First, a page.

From my absence the last couple of days I'm sure you've all guessed that the stork made it's visit. :-)
I saw Dr. Biter Tuesday morning to confirm my water had ruptured. (Do they really think I could pee myself every hour without knowing I was peeing on myself? LOL. Seriously.) So, they confirmed the rupture and agreed that this was a small tear in the sac as opposed to a huge gaping hole with no water left for the baby. The problem came when ultrasound showed Baby A was presenting footling breech. :-( My doctor is very pro-natural birth but has to draw the line somewhere... twins with Baby A in footling position and broken water is over his line.
The dangerous possibility is cord prolapse, when the umbilical cord is born before the baby and then blood/oxygen supply is cut off from the baby by the pressure of passage through the birth canal. After a good long consultation and a couple of ultrasounds I had to resign myself to the reality of a c-section. This wasn't the birth I had envisioned but it was our new reality.
I talked to the Parents and they booked the first available flight from Germany to L.A. which had them arriving Thursday night. They would miss the birth of their babies so this was not the birth that they had envisioned either.
I arrived at Sharp Mary Birch around noon and was admitted. The pre-birth legal paperwork had already been filed by our agency, but the hospital couldn't find it. My doctor's office had sent over my medical information, but I still had to answer question after question to first one nurse, then another from a different department, then insurance questions, and it seemed to take forever to get set up in the system. I'm so thankful that I was not having contractions during all that time (at Dr. Biter's office they found me to be 5cm dilated!).
Suddenly we were given 15 minutes to be ready for the O.R. The dreaded c-section was imminent! I decided to embrace this turn of events and asked if I could hold a mirror up to watch the operation. They thought I was nuts, but someone found a mirror for me and I watched the whole thing! Quite an experience to watch your belly be cut open (with no pain) and watch them pulling and tugging to open up the hole (with no pain) and then see a baby pulled out!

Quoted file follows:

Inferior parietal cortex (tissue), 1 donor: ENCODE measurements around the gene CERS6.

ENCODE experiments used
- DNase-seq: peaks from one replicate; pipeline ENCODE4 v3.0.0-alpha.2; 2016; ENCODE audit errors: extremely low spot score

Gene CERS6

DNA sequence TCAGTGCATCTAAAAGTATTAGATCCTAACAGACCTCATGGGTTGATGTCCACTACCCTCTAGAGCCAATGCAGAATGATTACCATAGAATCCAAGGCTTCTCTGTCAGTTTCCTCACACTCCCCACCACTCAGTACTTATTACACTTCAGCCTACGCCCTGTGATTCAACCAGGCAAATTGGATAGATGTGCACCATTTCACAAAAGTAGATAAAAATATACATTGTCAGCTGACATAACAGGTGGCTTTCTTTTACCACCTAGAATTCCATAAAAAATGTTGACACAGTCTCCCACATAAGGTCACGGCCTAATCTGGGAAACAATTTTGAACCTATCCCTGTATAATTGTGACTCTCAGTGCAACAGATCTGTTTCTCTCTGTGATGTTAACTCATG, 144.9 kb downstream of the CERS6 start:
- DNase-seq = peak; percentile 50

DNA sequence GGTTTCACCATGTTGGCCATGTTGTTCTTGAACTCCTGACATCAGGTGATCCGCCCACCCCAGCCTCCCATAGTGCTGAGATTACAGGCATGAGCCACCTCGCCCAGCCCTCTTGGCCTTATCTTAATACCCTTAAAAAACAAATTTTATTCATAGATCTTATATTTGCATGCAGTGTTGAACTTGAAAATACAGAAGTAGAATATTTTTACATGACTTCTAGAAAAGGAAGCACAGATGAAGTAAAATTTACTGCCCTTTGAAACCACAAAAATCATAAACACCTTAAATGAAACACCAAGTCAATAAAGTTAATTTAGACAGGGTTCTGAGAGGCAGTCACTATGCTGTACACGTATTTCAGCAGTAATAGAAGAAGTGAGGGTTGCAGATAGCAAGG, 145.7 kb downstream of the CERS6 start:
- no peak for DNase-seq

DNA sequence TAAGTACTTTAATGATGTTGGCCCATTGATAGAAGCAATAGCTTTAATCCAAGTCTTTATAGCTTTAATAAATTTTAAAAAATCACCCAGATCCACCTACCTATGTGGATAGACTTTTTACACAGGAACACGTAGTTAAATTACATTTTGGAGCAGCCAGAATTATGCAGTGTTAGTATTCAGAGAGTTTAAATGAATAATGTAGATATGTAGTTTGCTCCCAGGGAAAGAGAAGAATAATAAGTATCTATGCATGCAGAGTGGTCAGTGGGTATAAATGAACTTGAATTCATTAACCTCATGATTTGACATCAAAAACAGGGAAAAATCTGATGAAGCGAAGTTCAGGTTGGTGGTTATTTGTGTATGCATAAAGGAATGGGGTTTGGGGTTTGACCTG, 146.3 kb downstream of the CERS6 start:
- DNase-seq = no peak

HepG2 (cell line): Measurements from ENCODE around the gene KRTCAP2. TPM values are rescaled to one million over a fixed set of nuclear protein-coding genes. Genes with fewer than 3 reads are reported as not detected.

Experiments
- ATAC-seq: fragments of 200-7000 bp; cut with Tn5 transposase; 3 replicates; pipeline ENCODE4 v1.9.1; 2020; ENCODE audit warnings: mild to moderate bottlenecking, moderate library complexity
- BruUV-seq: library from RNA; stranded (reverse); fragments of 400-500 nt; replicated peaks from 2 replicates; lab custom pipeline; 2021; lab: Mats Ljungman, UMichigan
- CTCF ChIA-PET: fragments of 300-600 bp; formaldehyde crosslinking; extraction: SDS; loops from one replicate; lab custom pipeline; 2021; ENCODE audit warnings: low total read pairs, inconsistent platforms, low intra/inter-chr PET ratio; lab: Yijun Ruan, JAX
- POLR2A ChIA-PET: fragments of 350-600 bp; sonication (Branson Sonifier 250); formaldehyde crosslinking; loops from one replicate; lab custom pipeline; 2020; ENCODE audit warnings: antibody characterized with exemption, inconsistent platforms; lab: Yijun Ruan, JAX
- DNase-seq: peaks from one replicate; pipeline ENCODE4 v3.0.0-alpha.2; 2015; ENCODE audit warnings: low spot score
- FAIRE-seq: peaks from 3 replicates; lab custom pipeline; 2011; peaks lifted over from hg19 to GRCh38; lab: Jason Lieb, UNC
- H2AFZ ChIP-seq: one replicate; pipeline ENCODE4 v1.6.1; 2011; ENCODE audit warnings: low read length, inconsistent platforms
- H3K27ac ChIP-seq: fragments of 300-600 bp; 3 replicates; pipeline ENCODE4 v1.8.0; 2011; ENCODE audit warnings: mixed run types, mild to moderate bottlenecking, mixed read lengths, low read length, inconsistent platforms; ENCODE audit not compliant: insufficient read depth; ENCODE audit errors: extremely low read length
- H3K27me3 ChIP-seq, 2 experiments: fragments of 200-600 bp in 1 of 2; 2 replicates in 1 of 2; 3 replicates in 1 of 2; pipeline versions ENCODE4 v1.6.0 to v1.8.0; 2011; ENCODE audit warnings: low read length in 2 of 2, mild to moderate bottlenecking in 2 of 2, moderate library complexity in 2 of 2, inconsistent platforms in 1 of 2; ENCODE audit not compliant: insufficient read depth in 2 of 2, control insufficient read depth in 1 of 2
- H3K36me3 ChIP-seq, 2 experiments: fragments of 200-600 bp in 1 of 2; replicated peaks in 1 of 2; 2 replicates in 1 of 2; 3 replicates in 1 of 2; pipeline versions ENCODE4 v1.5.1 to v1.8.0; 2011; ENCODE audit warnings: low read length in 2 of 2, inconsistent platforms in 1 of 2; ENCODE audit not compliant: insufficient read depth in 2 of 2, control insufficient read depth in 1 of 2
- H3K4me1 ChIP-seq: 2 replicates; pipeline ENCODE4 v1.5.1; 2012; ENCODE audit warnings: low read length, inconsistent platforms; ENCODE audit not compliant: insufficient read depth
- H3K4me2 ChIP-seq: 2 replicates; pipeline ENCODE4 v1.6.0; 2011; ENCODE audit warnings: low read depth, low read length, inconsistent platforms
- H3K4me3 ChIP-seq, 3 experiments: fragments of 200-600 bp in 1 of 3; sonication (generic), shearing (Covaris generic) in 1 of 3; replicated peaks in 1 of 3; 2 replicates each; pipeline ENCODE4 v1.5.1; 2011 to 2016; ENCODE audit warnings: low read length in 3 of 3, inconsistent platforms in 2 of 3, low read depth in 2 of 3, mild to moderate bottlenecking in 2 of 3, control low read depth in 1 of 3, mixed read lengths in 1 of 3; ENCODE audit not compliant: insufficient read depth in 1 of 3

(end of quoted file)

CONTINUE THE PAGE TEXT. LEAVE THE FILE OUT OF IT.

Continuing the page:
Both babies came out crying and breathing on their own. Clara was 5 pounds and born at 2:35pm, David was 5.5 pounds and born just one minute later. 35 weeks is right on the cusp of too early (needing help breathing) and term. I was relieved that neither one would need to spend time in the NICU.
After the births I continued to watch my surgery with the hand-held mirror and asked Dr. Cobb (Dr. Biter's new and handsome associate) what it was that he was stitching up. My uterus! Right there sitting on top of my belly was my uterus! And he put in a nice sturdy double layer of stitches to ensure the safety of any future pregnancies. :-) My uterus was pushed back into it's place and then my incision was stitched. Dr. Cobb stitched the subcutaneous layer of the skin so that the opening is closed from the inside which makes for a cleaner wound which heals more quickly and with less discomfort than staples.
The babies and I were moved to a small but private room and I babysat little Clara and David for their first few days. This was an unusual blessing for a surrogate and I enjoyed that time with them. I was quite ready, however, to hand them over to Mom and Dad and come home today.
A common question for every surrogate: Are you sure you're going to be able to "give them up"? Even after breastfeeding, diapering, and 3 nights of very little sleep, I never felt like I was more than a babysitter (the very best babysitter!) to those precious and absolutely beautiful babies. They are so cute!
I'll try to get pictures posted soon.
Thank you for all the well wishes!
P.S. The new family will be staying just a few miles away (at a very posh resort) until January 10th, and I'll be providing as much milk as I can supply before they return home to Germany.